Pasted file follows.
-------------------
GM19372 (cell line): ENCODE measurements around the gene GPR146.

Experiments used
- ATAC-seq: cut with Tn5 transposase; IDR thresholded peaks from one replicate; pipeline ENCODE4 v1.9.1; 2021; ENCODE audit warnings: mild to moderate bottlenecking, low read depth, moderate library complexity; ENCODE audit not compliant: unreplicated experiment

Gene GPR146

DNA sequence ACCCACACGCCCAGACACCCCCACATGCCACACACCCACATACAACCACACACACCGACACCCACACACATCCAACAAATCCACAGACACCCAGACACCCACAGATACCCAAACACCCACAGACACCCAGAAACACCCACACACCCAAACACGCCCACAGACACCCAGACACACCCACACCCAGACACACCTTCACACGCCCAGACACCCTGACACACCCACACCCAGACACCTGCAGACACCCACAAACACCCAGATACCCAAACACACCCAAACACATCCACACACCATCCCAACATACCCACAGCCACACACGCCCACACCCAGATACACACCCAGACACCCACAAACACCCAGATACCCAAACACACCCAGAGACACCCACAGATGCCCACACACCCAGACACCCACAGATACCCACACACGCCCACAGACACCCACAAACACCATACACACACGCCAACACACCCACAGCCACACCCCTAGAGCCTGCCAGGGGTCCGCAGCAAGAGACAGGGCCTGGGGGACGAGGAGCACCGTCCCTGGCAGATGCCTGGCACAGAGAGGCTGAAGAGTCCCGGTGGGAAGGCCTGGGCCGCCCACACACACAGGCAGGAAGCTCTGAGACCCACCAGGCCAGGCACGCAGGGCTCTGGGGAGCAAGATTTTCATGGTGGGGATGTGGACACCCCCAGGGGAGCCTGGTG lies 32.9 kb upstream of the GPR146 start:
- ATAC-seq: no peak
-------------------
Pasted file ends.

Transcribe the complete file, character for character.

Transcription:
GM19372 (cell line): ENCODE measurements around the gene GPR146.

Experiments used
- ATAC-seq: cut with Tn5 transposase; IDR thresholded peaks from one replicate; pipeline ENCODE4 v1.9.1; 2021; ENCODE audit warnings: mild to moderate bottlenecking, low read depth, moderate library complexity; ENCODE audit not compliant: unreplicated experiment

Gene GPR146

DNA sequence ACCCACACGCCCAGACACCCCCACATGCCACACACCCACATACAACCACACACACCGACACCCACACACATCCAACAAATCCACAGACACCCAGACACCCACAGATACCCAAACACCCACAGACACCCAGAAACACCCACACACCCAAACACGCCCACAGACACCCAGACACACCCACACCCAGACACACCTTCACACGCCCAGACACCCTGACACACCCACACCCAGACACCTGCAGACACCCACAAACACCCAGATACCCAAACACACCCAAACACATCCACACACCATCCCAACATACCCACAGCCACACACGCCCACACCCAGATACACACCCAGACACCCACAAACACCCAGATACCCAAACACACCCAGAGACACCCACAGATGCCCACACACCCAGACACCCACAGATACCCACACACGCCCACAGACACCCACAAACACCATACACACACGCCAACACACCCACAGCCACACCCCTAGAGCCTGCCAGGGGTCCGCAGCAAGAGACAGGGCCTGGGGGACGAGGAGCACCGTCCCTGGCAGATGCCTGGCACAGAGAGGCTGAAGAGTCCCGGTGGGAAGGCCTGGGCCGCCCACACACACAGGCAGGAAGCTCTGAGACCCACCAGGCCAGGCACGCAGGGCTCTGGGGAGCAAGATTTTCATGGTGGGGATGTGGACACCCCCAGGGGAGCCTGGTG lies 32.9 kb upstream of the GPR146 start:
- ATAC-seq: no peak